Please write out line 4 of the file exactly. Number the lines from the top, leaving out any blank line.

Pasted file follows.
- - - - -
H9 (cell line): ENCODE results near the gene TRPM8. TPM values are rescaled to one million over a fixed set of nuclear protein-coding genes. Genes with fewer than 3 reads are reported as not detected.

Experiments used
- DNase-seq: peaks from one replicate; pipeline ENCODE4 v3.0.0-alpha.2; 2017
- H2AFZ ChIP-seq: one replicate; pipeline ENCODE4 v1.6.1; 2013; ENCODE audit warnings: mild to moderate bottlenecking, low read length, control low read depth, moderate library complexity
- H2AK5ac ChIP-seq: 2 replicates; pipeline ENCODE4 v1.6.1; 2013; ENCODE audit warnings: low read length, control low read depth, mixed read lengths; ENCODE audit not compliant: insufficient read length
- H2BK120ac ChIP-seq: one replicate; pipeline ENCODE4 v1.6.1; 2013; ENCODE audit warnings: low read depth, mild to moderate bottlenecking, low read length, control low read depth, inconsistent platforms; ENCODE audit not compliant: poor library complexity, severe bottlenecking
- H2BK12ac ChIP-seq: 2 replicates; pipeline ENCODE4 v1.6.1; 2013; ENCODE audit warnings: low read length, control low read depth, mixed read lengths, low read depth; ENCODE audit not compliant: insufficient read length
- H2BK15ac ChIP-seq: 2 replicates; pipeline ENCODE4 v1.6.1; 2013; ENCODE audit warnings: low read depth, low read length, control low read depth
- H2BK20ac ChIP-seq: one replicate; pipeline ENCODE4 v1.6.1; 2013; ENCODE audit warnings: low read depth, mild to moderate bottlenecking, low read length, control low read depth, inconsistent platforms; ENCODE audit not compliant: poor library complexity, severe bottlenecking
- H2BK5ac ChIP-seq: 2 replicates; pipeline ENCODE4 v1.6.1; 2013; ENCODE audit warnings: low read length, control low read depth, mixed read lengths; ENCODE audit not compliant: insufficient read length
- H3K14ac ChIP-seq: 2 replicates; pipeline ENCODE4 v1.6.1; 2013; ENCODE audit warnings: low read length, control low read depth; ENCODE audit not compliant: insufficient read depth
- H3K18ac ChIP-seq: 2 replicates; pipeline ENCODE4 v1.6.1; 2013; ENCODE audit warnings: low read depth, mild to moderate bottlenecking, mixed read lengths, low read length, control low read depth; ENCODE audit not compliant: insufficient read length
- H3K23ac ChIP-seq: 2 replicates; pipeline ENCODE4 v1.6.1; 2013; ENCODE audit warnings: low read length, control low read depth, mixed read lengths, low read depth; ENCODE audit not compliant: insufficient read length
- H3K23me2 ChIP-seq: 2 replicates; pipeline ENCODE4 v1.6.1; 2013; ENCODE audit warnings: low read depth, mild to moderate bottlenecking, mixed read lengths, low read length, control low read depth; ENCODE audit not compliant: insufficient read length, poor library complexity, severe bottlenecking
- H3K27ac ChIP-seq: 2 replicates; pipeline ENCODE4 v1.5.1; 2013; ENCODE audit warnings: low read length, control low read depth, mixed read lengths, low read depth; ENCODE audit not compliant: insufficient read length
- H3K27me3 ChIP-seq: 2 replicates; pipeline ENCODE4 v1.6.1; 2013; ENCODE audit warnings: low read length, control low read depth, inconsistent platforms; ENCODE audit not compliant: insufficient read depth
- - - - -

- H2AFZ ChIP-seq: one replicate; pipeline ENCODE4 v1.6.1; 2013; ENCODE audit warnings: mild to moderate bottlenecking, low read length, control low read depth, moderate library complexity